Des Hoyaa Pardes

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Des Hoyaa Pardes
Directed by Manoj Punj
Produced by Manjeet Maan (Sai Productions)
Kashmir Gill
Screenplay by Suraj Sanim
Starring Gurdas Maan
Juhi Chawla
Divya Dutta
Parmeet Sethi
Sudhir Pandey
Madhumalti Kapoor
Music by Jaidev Kumar
Edited by Omkarnath Bhakri
Release dates
  • December 23, 2004 (2004-12-23)
Running time 163 minutes
Country India
Language Punjabi

Des Hoyaa Pardes (Punjabi: ਦੇਸ ਹੋਇਆ ਪਰਦੇਸ) is a 2004 National Award winning[1] Punjabi film, directed by Manoj Punj, starring Gurdas Maan, Juhi Chawla and Divya Dutta in lead roles.[2]

Plot[edit]

In 1984 the former Indian Prime Minister, Indira Gandhi, was assassinated by her Sikh bodyguards, and since then the Sikhs have been a target of violent backlashes by radicals and the Punjab Police. During 1985 Gursharan Singh Soman lived a peaceful life as a farmer in rural Punjab, along with his elderly parents, Gurdev and Tejpal, and an unmarried sister, Guddi. Gursharan meets with and gets engaged to the Station House Officer's only daughter, Jassi Sandhu. Shortly thereafter her father is killed in a drive-by shooting, and a new Officer, Randhawa, takes over from him. Far from being ethical and honest, he is only concerned with fulfilling a quota of deaths of so-called terrorists by fake police encounters. Jassi and Gursharan get married as Jassi has no other relatives. When the police find a duffel bag of automatic weapons in Soman's house, they immediately arrest Gursharan and beat him up severely, even though he claims his innocence, alleging that real terrorists had forced themselves upon the family at gun-point. When a deputation from the town asks Randhawa to set him free, he does so, and the Soman family settle down. Guddi is soon to get married to a young man who loves her. Then in July, 1987, Sikh terrorists gun down a bus full of non-Sikhs, setting off a shock wave in the entire country. Punjab Police are instructed to maintain order, even if it means to do away with law. A large number of Sikhs are hunted down and killed in fake police encounters, scores are arrested and tortured. Gursharan is arrested again and severely beaten up in police custody. When Guddi goes to plead with Randhawa to release him, she too is imprisoned and beaten by a burly policewoman. Gursharan's American-based friend, Darshan Singh Gill, comes to their rescue and arranges for Gursharan to visit the U.S.A. on a travel visa as a hockey player. Once in America, Gursharan applies for political asylum, and is granted one, which also permits him to sponsor Jassi, and his new-born son to America. After Jassi's arrival, Gursharan gets a job in a corner store, while Jassi works as a Gas Attendant. It is then Gursharan gets the news that his father has suffered a heart-attack and may not live long. Gursharan is ready to leave for India to be near his family in this crucial hour, but his leaving America may well revoke his political asylum, and even if he does leave America and arrives in India, there is more than a bullet from the Punjab Police awaiting him.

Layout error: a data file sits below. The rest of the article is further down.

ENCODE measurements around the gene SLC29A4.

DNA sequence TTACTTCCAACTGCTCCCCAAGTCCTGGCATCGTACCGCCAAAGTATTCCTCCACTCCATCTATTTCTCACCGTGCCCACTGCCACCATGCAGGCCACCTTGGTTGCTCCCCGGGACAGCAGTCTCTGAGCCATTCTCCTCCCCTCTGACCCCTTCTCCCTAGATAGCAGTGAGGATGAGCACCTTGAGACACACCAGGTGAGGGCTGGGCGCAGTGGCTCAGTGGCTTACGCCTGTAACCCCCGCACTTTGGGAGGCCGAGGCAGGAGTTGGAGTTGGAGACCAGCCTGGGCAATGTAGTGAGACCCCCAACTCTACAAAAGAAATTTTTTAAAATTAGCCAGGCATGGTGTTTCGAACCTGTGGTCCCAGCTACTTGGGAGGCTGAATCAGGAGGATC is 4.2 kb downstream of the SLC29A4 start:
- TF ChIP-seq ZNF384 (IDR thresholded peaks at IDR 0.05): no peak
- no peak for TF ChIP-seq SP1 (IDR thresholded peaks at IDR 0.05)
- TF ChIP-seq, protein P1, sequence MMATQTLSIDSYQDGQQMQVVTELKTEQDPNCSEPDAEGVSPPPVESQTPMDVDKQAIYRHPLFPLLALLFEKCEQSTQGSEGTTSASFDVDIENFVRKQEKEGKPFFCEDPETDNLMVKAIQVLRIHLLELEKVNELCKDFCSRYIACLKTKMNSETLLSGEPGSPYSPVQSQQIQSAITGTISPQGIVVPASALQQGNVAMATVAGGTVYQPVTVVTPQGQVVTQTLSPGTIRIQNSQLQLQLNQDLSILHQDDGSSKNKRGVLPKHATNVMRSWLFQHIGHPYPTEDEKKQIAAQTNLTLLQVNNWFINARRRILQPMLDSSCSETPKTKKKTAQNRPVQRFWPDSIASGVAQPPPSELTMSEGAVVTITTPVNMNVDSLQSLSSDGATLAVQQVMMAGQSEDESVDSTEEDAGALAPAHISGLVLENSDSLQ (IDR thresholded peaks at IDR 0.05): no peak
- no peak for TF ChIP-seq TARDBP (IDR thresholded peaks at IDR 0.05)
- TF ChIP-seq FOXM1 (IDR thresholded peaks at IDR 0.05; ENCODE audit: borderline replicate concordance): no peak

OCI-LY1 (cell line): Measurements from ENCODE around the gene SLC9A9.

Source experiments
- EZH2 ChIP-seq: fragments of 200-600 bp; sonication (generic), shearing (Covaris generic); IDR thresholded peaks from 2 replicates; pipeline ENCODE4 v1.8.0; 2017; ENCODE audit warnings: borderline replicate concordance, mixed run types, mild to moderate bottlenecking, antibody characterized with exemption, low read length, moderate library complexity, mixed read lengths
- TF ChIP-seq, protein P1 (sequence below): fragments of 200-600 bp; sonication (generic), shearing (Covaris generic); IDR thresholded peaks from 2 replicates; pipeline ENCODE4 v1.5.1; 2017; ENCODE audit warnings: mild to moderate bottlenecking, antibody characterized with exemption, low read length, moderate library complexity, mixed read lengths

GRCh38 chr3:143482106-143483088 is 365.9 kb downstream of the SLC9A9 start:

Music[edit]

Jaidev Kumar composed the music for playback singers Gurdas Maan, Jagjit Singh, Alka Yagnik, Kavita Krishnamurthy, Bhupinder Singh, Arvinder Singh and Simi.

The music was released in November of the same year.[3]

Awards[edit]

The film received the National Award for the best regional film and the actor Gurdas Maan got the Special Jury Award.[1]

Cast[edit]

Actor/Actress Role
Gurdas Maan Gurshaaan Singh somal
Juhi Chawla Jassi sandhu
Divya Dutta Guddi
Sudhir Pandey Gurdev Singh (Gursharan's father)
Madhumalti Kapoor Tej Kaur (Gursharan's mother)
Parmeet Sethi Darshan Singh

See also[edit]

References[edit]

  1. ^ a b "What a Mann". The Tribune. July 24, 2005. Retrieved June 4, 2012. 
  2. ^ "‘No more romantic leads’". The Tribune. February 11, 2004. Retrieved June 4, 2012. 
  3. ^ "Music of Punjabi movie released". The Tribune. November 11, 2012. Retrieved June 2, 2012. 

External links[edit]